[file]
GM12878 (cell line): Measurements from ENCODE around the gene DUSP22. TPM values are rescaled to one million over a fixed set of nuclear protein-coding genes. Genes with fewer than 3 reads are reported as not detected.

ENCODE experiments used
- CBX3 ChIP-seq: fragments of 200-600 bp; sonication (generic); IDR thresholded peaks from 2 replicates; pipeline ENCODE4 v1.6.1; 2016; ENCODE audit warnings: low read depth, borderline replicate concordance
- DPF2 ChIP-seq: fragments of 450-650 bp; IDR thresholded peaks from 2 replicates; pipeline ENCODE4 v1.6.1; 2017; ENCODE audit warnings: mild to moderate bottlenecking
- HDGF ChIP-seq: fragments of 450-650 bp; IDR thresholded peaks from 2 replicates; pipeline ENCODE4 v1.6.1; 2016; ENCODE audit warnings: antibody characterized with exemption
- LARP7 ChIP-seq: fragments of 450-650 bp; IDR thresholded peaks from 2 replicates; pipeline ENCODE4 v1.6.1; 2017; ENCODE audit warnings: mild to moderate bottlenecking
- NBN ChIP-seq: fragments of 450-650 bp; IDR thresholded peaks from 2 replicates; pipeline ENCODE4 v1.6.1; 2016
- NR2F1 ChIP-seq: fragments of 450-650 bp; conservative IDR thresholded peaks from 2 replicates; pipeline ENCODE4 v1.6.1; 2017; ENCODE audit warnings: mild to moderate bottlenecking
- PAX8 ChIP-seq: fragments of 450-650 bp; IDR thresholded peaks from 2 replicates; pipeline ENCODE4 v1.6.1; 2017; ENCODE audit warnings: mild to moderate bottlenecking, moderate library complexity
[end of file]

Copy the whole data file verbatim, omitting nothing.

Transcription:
GM12878 (cell line): Measurements from ENCODE around the gene DUSP22. TPM values are rescaled to one million over a fixed set of nuclear protein-coding genes. Genes with fewer than 3 reads are reported as not detected.

ENCODE experiments used
- CBX3 ChIP-seq: fragments of 200-600 bp; sonication (generic); IDR thresholded peaks from 2 replicates; pipeline ENCODE4 v1.6.1; 2016; ENCODE audit warnings: low read depth, borderline replicate concordance
- DPF2 ChIP-seq: fragments of 450-650 bp; IDR thresholded peaks from 2 replicates; pipeline ENCODE4 v1.6.1; 2017; ENCODE audit warnings: mild to moderate bottlenecking
- HDGF ChIP-seq: fragments of 450-650 bp; IDR thresholded peaks from 2 replicates; pipeline ENCODE4 v1.6.1; 2016; ENCODE audit warnings: antibody characterized with exemption
- LARP7 ChIP-seq: fragments of 450-650 bp; IDR thresholded peaks from 2 replicates; pipeline ENCODE4 v1.6.1; 2017; ENCODE audit warnings: mild to moderate bottlenecking
- NBN ChIP-seq: fragments of 450-650 bp; IDR thresholded peaks from 2 replicates; pipeline ENCODE4 v1.6.1; 2016
- NR2F1 ChIP-seq: fragments of 450-650 bp; conservative IDR thresholded peaks from 2 replicates; pipeline ENCODE4 v1.6.1; 2017; ENCODE audit warnings: mild to moderate bottlenecking
- PAX8 ChIP-seq: fragments of 450-650 bp; IDR thresholded peaks from 2 replicates; pipeline ENCODE4 v1.6.1; 2017; ENCODE audit warnings: mild to moderate bottlenecking, moderate library complexity